Don’t Call David Adjaye a Starchitect

Photo: Dominik Gigler

American architecture has been rather devoid of photogenic Young Turks in recent years—the architect with the most buzz at the moment is Philip Johnson, yet again—but in the U.K., the designated star is David Adjaye. The Ghanaian, Royal College of Art–trained architect, 40, built his reputation designing tough, opaque houses in rapidly gentrifying London neighborhoods: masklike gray façades on the outside, lots of open space within, for cool artistic types like Ewan McGregor, Jake Chapman, and Sue Webster and Tim Noble. He’s since moved up in the world. In June, he was awarded an Order of the British Empire by the queen for services to architecture, following several public works—like his Idea Stores, which have shaken up the notion of the library, and his Nobel Peace Center in Oslo. And now he’s coming to America. The exhibit “Making Public Buildings” opens this week at the Studio Museum in Harlem; his New York office opens this year; and his Museum of Contemporary Art in Denver opens this fall. Adjaye spoke to Alexandra Lange about public vs. private, Africa and New York, and what it’s like when a client attacks you in the press.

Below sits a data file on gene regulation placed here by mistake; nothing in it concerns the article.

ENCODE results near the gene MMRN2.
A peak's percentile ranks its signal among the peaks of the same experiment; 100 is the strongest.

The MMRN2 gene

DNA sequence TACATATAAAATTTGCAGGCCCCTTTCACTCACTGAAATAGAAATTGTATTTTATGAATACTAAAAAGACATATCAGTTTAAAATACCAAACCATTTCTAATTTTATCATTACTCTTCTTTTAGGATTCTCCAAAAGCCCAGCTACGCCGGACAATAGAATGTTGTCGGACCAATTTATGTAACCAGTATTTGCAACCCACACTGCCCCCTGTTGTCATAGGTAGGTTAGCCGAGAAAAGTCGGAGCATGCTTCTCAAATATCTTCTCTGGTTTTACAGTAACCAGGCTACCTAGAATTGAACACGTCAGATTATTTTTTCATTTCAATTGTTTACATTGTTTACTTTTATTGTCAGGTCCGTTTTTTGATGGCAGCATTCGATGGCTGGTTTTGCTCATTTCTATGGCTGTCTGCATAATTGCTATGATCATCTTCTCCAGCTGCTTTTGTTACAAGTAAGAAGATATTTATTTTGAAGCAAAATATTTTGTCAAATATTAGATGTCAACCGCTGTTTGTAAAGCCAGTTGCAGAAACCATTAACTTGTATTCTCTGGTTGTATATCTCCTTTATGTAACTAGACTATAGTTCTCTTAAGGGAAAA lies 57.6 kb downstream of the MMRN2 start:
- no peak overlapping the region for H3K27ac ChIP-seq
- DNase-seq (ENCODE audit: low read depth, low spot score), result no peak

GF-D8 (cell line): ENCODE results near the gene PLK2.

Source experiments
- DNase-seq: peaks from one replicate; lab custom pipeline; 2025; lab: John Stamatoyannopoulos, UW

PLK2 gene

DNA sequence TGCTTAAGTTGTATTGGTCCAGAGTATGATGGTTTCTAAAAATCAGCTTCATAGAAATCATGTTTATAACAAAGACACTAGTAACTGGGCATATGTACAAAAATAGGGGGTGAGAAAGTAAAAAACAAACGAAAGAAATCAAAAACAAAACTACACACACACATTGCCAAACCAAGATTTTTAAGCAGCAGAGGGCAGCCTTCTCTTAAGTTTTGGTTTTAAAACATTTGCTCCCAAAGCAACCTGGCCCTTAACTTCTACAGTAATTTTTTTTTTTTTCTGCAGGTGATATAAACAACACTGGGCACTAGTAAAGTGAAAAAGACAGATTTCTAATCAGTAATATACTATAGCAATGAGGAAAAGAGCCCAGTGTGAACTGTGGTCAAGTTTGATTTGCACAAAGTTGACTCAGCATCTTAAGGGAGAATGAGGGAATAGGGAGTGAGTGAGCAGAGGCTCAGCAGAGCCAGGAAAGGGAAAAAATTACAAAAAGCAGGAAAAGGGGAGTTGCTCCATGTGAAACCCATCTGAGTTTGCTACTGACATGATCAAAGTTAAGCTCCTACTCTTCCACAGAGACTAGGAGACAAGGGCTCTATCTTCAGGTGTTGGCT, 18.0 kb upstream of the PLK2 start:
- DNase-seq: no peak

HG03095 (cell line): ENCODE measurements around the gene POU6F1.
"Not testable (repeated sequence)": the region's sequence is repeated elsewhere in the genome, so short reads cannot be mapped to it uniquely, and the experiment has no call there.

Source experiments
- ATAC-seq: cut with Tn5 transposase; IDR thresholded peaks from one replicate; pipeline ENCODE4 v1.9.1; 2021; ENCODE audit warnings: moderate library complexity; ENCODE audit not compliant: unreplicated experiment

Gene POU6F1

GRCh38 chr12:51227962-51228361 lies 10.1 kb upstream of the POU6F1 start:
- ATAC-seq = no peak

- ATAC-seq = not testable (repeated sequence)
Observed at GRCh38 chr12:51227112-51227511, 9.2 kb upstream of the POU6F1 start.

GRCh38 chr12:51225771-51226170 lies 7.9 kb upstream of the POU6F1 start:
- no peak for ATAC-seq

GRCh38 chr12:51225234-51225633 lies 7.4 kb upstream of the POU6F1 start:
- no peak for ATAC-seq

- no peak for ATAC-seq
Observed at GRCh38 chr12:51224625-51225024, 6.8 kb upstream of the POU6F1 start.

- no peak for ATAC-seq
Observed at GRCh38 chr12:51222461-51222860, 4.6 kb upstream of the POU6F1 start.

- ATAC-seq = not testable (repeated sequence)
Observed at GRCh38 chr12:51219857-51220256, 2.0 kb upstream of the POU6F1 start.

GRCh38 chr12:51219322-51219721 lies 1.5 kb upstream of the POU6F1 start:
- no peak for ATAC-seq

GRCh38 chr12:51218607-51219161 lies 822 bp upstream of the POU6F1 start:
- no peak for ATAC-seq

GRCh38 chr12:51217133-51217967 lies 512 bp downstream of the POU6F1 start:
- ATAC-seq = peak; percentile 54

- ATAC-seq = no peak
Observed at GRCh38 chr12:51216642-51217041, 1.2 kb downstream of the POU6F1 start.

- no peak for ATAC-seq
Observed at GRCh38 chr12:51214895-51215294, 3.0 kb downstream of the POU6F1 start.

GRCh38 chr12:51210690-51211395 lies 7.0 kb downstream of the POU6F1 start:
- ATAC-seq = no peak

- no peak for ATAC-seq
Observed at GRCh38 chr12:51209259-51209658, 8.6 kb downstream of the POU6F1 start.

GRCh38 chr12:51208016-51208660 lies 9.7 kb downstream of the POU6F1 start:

London: The Idea Store library. Photo: Lyndon Douglas

It seems like there is something very different going on in your public and private work. Just look at the pictures…
I have this discourse about private retreat and public engagement. My public work dissolves barriers, it tries to encourage permeability. The house is a kind of retreat from the urbanity of the city. They are more tranquil spaces.

Isn’t it strange for you to go between these public buildings and then work for rich clients on their private houses?
That is just normal life, isn’t it? My job is not to judge. If somebody wants to spend a billion pounds on their bathroom, that is their own morality, their own conscience. They have to deal with it.

The other way is maybe the sixties view of architecture.
Which really has problems. Architects are good at building. They are not good at politics.

You’ve said that your Idea Stores in London are a radical rethink of what a library can be. How?
It becomes not just a depository for books but it has adult- education classes; instructors to teach motor mechanics, aerobics, flower arranging. Body and mind are being exercised. You have spaces to have weddings, cafés, a crèche. The concept was developed by the local authority, and I interpreted it.

Did you also come up with the name?
The name is by the local authority. I can’t name buildings, unfortunately. I don’t have that much power.

So how does the exterior of the building reflect its mission?